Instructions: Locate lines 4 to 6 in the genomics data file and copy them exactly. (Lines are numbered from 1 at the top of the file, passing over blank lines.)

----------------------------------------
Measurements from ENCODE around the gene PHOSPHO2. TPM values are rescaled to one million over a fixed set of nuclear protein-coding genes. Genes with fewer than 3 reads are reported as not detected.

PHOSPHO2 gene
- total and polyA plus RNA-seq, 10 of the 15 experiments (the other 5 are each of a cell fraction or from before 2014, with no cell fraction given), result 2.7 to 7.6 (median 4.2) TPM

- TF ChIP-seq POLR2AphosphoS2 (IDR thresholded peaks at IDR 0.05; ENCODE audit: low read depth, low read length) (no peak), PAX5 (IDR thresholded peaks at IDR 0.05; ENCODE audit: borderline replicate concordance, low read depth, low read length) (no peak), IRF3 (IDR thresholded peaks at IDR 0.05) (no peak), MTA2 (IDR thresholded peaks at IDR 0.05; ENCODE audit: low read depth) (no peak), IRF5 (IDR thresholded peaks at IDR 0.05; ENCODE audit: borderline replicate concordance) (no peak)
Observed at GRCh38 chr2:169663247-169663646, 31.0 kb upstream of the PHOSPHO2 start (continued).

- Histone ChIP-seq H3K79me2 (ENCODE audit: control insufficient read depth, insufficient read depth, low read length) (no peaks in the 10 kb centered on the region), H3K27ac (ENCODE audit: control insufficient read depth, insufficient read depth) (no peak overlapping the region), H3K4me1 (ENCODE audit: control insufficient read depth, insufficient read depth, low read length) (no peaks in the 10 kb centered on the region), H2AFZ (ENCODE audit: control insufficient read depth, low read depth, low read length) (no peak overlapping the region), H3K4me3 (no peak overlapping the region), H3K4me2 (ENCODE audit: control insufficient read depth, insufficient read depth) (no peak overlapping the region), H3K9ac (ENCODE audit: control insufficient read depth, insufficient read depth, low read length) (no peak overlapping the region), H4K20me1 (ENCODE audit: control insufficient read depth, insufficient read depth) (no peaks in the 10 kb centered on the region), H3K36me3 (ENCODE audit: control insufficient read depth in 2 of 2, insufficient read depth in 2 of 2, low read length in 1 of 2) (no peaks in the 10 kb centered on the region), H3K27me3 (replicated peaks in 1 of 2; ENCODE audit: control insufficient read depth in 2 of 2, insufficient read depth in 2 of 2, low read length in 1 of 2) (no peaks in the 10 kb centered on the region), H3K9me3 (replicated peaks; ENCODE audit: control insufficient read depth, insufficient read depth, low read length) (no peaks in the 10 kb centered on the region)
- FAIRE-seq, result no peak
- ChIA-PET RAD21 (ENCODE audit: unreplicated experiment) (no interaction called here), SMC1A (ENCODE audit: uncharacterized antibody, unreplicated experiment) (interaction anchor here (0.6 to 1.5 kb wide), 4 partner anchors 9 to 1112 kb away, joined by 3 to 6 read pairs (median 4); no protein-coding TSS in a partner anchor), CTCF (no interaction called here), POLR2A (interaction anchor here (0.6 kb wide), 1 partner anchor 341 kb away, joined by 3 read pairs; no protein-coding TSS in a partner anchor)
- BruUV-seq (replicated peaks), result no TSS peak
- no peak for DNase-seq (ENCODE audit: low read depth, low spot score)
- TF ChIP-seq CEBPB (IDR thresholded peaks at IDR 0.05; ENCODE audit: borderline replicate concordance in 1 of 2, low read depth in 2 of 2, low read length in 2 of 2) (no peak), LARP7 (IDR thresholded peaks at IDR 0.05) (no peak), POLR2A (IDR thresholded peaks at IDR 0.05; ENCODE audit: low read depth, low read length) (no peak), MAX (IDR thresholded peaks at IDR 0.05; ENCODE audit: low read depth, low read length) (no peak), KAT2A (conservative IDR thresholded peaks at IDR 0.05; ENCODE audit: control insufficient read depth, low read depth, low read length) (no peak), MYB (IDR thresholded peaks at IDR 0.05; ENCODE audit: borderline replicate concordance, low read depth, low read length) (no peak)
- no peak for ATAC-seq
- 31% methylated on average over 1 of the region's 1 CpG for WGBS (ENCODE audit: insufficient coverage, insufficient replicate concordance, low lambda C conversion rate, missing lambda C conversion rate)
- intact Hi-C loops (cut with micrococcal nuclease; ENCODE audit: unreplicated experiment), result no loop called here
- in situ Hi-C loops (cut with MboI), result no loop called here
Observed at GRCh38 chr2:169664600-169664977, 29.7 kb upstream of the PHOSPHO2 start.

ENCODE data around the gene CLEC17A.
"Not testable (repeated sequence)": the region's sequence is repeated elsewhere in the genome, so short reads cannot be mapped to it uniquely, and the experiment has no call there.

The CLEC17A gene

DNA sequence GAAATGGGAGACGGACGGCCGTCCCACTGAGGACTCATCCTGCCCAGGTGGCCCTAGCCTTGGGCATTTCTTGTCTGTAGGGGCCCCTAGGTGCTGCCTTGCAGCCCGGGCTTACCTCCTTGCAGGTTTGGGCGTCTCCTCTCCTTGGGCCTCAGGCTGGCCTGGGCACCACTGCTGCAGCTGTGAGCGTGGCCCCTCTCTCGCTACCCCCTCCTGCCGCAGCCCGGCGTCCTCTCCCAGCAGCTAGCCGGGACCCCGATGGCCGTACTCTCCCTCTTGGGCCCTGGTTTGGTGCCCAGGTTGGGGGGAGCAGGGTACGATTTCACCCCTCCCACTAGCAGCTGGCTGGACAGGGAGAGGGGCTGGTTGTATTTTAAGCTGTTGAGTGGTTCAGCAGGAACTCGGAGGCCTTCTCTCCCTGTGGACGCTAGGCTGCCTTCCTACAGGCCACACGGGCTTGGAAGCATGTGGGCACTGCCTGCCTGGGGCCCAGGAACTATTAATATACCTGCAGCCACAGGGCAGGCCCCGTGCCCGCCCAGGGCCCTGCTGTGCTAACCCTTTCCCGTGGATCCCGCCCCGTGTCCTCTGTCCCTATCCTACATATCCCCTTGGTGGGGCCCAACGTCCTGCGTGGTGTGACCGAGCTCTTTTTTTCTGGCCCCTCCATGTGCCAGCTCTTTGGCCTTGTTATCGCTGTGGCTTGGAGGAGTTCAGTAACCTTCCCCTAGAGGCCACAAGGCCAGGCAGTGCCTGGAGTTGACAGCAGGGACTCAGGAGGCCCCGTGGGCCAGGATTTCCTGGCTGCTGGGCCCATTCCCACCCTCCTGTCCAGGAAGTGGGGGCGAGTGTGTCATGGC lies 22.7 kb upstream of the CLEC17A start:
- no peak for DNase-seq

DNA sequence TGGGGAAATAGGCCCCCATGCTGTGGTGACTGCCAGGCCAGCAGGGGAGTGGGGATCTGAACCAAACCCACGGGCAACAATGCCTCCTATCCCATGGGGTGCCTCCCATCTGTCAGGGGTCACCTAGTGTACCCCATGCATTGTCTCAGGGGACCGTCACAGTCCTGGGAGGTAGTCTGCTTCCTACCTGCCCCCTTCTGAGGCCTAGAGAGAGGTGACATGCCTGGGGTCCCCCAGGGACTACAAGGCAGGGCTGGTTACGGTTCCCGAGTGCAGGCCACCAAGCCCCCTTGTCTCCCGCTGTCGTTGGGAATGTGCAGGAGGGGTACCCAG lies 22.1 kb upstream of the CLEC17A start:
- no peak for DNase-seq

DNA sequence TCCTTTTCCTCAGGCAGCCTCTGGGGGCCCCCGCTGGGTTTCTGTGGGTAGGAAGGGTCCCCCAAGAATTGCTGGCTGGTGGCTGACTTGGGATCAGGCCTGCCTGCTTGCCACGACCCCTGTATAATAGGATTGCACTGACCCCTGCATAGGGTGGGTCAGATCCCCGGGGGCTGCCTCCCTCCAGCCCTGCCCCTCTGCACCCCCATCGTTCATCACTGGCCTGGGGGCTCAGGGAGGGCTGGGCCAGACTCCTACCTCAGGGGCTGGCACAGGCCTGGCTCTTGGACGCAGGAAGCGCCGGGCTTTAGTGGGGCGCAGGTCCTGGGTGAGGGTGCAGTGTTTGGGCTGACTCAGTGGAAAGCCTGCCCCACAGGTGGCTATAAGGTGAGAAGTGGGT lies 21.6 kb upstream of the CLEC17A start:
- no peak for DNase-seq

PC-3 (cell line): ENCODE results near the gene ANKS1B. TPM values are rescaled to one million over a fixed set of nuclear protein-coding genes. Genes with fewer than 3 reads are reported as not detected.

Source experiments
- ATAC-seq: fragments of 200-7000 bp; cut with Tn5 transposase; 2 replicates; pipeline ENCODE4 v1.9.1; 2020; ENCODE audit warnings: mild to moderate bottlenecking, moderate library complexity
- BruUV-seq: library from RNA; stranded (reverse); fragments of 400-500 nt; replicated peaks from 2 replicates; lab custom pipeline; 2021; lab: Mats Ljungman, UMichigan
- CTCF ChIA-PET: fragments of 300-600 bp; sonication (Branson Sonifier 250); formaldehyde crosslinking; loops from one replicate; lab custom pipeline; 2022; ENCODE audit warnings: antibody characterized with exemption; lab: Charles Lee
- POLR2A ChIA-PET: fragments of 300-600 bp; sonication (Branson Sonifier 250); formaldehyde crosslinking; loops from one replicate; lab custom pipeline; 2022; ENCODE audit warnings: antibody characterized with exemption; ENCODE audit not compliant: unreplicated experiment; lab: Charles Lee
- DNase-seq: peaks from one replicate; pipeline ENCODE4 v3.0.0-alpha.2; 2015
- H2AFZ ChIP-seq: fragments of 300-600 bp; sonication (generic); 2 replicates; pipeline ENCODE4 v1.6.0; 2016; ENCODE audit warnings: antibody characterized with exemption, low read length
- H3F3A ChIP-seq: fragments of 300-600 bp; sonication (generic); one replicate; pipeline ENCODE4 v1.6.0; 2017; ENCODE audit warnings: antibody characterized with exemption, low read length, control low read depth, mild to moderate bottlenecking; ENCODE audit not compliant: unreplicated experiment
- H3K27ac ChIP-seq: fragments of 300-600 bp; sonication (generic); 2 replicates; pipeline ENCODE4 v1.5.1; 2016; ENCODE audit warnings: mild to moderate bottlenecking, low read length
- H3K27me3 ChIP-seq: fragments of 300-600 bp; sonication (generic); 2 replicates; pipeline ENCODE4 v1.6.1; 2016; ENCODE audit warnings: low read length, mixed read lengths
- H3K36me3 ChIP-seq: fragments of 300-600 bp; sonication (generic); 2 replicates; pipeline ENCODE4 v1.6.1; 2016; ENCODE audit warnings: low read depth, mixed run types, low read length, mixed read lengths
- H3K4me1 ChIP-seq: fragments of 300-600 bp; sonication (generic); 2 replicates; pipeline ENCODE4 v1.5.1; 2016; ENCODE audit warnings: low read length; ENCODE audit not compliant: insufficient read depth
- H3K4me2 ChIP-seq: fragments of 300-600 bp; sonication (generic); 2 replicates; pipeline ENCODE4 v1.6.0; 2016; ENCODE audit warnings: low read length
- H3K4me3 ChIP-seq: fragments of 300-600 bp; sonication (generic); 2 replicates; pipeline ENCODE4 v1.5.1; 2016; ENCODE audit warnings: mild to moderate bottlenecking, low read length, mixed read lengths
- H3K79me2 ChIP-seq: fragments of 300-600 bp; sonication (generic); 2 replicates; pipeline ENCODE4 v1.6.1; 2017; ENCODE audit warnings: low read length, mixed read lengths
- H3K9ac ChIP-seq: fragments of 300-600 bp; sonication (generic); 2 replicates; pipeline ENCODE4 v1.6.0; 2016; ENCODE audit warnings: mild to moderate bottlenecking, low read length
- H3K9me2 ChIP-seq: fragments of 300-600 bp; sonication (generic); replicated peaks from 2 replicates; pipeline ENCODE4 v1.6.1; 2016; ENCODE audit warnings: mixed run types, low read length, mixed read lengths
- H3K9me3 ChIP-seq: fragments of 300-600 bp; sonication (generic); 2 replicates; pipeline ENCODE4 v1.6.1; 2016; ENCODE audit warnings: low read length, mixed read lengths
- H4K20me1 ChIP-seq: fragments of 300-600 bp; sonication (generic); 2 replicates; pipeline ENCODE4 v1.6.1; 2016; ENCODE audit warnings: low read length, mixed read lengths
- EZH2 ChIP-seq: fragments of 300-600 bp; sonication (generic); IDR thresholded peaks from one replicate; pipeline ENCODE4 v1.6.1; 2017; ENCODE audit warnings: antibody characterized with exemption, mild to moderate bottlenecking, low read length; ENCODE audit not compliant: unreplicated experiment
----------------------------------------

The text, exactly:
- TF ChIP-seq POLR2AphosphoS2 (IDR thresholded peaks at IDR 0.05; ENCODE audit: low read depth, low read length) (no peak), PAX5 (IDR thresholded peaks at IDR 0.05; ENCODE audit: borderline replicate concordance, low read depth, low read length) (no peak), IRF3 (IDR thresholded peaks at IDR 0.05) (no peak), MTA2 (IDR thresholded peaks at IDR 0.05; ENCODE audit: low read depth) (no peak), IRF5 (IDR thresholded peaks at IDR 0.05; ENCODE audit: borderline replicate concordance) (no peak)
Observed at GRCh38 chr2:169663247-169663646, 31.0 kb upstream of the PHOSPHO2 start (continued).

- Histone ChIP-seq H3K79me2 (ENCODE audit: control insufficient read depth, insufficient read depth, low read length) (no peaks in the 10 kb centered on the region), H3K27ac (ENCODE audit: control insufficient read depth, insufficient read depth) (no peak overlapping the region), H3K4me1 (ENCODE audit: control insufficient read depth, insufficient read depth, low read length) (no peaks in the 10 kb centered on the region), H2AFZ (ENCODE audit: control insufficient read depth, low read depth, low read length) (no peak overlapping the region), H3K4me3 (no peak overlapping the region), H3K4me2 (ENCODE audit: control insufficient read depth, insufficient read depth) (no peak overlapping the region), H3K9ac (ENCODE audit: control insufficient read depth, insufficient read depth, low read length) (no peak overlapping the region), H4K20me1 (ENCODE audit: control insufficient read depth, insufficient read depth) (no peaks in the 10 kb centered on the region), H3K36me3 (ENCODE audit: control insufficient read depth in 2 of 2, insufficient read depth in 2 of 2, low read length in 1 of 2) (no peaks in the 10 kb centered on the region), H3K27me3 (replicated peaks in 1 of 2; ENCODE audit: control insufficient read depth in 2 of 2, insufficient read depth in 2 of 2, low read length in 1 of 2) (no peaks in the 10 kb centered on the region), H3K9me3 (replicated peaks; ENCODE audit: control insufficient read depth, insufficient read depth, low read length) (no peaks in the 10 kb centered on the region)